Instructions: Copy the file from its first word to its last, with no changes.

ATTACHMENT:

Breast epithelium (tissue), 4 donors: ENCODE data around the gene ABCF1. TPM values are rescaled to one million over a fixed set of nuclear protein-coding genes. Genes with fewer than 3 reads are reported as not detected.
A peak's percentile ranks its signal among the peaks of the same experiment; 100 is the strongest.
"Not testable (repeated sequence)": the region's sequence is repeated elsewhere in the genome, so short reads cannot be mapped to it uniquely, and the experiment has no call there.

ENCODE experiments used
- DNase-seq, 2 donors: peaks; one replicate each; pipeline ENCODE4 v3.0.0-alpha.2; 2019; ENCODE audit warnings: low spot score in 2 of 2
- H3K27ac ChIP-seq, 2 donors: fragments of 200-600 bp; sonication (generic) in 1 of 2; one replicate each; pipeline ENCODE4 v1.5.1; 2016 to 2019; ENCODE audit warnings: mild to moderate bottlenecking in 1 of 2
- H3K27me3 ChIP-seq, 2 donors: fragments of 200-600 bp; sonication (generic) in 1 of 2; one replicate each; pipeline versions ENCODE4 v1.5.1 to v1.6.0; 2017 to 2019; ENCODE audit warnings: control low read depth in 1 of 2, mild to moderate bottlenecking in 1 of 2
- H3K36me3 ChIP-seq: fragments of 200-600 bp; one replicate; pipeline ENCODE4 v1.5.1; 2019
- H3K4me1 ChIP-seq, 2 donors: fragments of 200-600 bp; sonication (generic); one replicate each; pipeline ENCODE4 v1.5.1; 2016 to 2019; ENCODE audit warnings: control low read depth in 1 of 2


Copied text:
Breast epithelium (tissue), 4 donors: ENCODE data around the gene ABCF1. TPM values are rescaled to one million over a fixed set of nuclear protein-coding genes. Genes with fewer than 3 reads are reported as not detected.
A peak's percentile ranks its signal among the peaks of the same experiment; 100 is the strongest.
"Not testable (repeated sequence)": the region's sequence is repeated elsewhere in the genome, so short reads cannot be mapped to it uniquely, and the experiment has no call there.

ENCODE experiments used
- DNase-seq, 2 donors: peaks; one replicate each; pipeline ENCODE4 v3.0.0-alpha.2; 2019; ENCODE audit warnings: low spot score in 2 of 2
- H3K27ac ChIP-seq, 2 donors: fragments of 200-600 bp; sonication (generic) in 1 of 2; one replicate each; pipeline ENCODE4 v1.5.1; 2016 to 2019; ENCODE audit warnings: mild to moderate bottlenecking in 1 of 2
- H3K27me3 ChIP-seq, 2 donors: fragments of 200-600 bp; sonication (generic) in 1 of 2; one replicate each; pipeline versions ENCODE4 v1.5.1 to v1.6.0; 2017 to 2019; ENCODE audit warnings: control low read depth in 1 of 2, mild to moderate bottlenecking in 1 of 2
- H3K36me3 ChIP-seq: fragments of 200-600 bp; one replicate; pipeline ENCODE4 v1.5.1; 2019
- H3K4me1 ChIP-seq, 2 donors: fragments of 200-600 bp; sonication (generic); one replicate each; pipeline ENCODE4 v1.5.1; 2016 to 2019; ENCODE audit warnings: control low read depth in 1 of 2